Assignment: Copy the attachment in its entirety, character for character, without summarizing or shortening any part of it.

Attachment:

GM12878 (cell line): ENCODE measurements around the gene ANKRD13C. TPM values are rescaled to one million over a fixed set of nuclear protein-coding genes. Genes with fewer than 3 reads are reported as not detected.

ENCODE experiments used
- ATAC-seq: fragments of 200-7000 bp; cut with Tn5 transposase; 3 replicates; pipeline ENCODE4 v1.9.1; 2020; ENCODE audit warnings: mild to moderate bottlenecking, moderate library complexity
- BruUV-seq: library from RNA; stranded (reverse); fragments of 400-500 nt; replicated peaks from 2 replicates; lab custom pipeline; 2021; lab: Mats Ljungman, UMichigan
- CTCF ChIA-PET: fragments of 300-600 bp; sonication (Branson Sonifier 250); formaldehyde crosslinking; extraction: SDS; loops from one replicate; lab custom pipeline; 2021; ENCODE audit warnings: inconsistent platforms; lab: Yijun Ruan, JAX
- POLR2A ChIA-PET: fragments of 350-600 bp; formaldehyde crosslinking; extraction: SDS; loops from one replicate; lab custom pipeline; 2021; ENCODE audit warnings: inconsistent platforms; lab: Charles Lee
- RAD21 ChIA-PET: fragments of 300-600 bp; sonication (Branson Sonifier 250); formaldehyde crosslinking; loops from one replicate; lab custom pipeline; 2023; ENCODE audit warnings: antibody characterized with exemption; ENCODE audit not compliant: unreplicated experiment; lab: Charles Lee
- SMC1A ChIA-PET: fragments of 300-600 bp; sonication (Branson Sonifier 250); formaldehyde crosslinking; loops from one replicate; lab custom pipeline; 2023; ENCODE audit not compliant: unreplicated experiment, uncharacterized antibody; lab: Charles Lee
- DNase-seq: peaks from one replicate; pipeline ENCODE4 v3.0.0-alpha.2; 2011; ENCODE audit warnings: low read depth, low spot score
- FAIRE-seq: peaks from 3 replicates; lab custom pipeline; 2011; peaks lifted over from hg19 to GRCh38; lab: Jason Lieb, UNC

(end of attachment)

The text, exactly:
GM12878 (cell line): ENCODE measurements around the gene ANKRD13C. TPM values are rescaled to one million over a fixed set of nuclear protein-coding genes. Genes with fewer than 3 reads are reported as not detected.

ENCODE experiments used
- ATAC-seq: fragments of 200-7000 bp; cut with Tn5 transposase; 3 replicates; pipeline ENCODE4 v1.9.1; 2020; ENCODE audit warnings: mild to moderate bottlenecking, moderate library complexity
- BruUV-seq: library from RNA; stranded (reverse); fragments of 400-500 nt; replicated peaks from 2 replicates; lab custom pipeline; 2021; lab: Mats Ljungman, UMichigan
- CTCF ChIA-PET: fragments of 300-600 bp; sonication (Branson Sonifier 250); formaldehyde crosslinking; extraction: SDS; loops from one replicate; lab custom pipeline; 2021; ENCODE audit warnings: inconsistent platforms; lab: Yijun Ruan, JAX
- POLR2A ChIA-PET: fragments of 350-600 bp; formaldehyde crosslinking; extraction: SDS; loops from one replicate; lab custom pipeline; 2021; ENCODE audit warnings: inconsistent platforms; lab: Charles Lee
- RAD21 ChIA-PET: fragments of 300-600 bp; sonication (Branson Sonifier 250); formaldehyde crosslinking; loops from one replicate; lab custom pipeline; 2023; ENCODE audit warnings: antibody characterized with exemption; ENCODE audit not compliant: unreplicated experiment; lab: Charles Lee
- SMC1A ChIA-PET: fragments of 300-600 bp; sonication (Branson Sonifier 250); formaldehyde crosslinking; loops from one replicate; lab custom pipeline; 2023; ENCODE audit not compliant: unreplicated experiment, uncharacterized antibody; lab: Charles Lee
- DNase-seq: peaks from one replicate; pipeline ENCODE4 v3.0.0-alpha.2; 2011; ENCODE audit warnings: low read depth, low spot score
- FAIRE-seq: peaks from 3 replicates; lab custom pipeline; 2011; peaks lifted over from hg19 to GRCh38; lab: Jason Lieb, UNC